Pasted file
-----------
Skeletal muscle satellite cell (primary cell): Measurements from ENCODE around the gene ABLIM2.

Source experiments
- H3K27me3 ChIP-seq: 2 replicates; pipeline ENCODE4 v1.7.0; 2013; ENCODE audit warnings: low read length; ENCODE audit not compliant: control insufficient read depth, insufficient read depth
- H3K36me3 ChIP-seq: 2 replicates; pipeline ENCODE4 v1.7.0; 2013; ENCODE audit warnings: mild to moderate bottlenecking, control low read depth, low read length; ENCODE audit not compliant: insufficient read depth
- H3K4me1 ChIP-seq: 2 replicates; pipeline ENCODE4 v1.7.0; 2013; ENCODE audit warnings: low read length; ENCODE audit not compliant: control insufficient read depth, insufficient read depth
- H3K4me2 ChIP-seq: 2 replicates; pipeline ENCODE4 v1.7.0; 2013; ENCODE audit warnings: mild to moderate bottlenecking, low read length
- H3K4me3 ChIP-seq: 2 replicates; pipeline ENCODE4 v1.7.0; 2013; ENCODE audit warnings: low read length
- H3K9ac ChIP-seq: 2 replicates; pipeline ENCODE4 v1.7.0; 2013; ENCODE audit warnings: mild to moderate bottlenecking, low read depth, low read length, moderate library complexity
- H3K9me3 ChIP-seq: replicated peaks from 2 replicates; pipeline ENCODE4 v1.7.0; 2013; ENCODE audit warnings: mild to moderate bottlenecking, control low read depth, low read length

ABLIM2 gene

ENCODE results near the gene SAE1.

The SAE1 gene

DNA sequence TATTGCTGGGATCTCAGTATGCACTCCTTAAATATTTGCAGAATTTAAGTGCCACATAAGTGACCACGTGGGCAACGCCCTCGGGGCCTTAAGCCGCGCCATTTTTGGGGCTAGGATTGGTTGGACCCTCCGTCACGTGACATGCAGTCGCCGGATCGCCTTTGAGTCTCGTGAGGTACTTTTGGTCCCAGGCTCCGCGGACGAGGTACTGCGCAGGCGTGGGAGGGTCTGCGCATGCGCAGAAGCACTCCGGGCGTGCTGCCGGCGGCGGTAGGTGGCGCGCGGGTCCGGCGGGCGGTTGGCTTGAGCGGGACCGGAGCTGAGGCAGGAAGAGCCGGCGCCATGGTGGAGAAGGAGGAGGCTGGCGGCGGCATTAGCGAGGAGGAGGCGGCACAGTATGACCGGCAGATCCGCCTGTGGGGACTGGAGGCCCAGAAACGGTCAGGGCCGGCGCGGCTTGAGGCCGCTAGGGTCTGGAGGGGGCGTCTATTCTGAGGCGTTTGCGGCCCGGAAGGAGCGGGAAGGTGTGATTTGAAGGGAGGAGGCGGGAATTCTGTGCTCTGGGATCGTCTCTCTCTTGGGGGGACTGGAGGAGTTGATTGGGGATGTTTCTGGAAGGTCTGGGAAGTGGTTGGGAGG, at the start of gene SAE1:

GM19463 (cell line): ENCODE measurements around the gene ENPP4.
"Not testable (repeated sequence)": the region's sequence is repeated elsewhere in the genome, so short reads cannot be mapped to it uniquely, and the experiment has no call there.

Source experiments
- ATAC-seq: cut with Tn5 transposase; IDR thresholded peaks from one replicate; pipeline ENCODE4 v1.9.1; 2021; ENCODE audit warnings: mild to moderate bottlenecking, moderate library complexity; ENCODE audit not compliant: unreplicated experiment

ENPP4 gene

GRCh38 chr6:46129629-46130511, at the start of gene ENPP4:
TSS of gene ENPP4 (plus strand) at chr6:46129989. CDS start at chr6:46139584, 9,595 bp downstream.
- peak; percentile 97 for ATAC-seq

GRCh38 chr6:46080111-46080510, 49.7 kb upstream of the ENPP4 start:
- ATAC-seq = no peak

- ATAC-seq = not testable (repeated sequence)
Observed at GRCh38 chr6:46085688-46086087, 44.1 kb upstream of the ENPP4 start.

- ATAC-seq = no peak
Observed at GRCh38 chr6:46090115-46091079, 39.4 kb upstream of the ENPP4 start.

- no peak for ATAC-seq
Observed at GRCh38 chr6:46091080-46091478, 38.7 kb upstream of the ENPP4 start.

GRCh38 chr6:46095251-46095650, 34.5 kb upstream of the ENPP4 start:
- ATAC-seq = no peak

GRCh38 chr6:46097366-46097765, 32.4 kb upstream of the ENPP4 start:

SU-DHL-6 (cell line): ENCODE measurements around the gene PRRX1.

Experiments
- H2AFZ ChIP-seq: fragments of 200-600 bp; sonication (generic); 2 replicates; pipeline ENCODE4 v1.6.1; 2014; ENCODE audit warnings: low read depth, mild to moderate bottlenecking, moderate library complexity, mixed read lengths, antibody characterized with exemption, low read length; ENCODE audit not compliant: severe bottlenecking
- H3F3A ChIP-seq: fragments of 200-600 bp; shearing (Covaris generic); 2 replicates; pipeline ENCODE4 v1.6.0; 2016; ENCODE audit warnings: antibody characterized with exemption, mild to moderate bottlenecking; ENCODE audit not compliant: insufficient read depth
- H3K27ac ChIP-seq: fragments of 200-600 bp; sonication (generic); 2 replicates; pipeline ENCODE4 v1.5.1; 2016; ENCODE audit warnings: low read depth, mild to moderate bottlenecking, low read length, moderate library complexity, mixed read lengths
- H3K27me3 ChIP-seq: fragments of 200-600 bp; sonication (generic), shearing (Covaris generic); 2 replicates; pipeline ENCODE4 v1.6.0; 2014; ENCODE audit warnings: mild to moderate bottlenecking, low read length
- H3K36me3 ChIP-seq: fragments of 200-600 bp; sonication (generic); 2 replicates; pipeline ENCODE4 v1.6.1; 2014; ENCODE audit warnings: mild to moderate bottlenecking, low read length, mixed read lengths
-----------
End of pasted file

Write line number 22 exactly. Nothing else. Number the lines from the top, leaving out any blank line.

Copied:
GRCh38 chr6:46080111-46080510, 49.7 kb upstream of the ENPP4 start: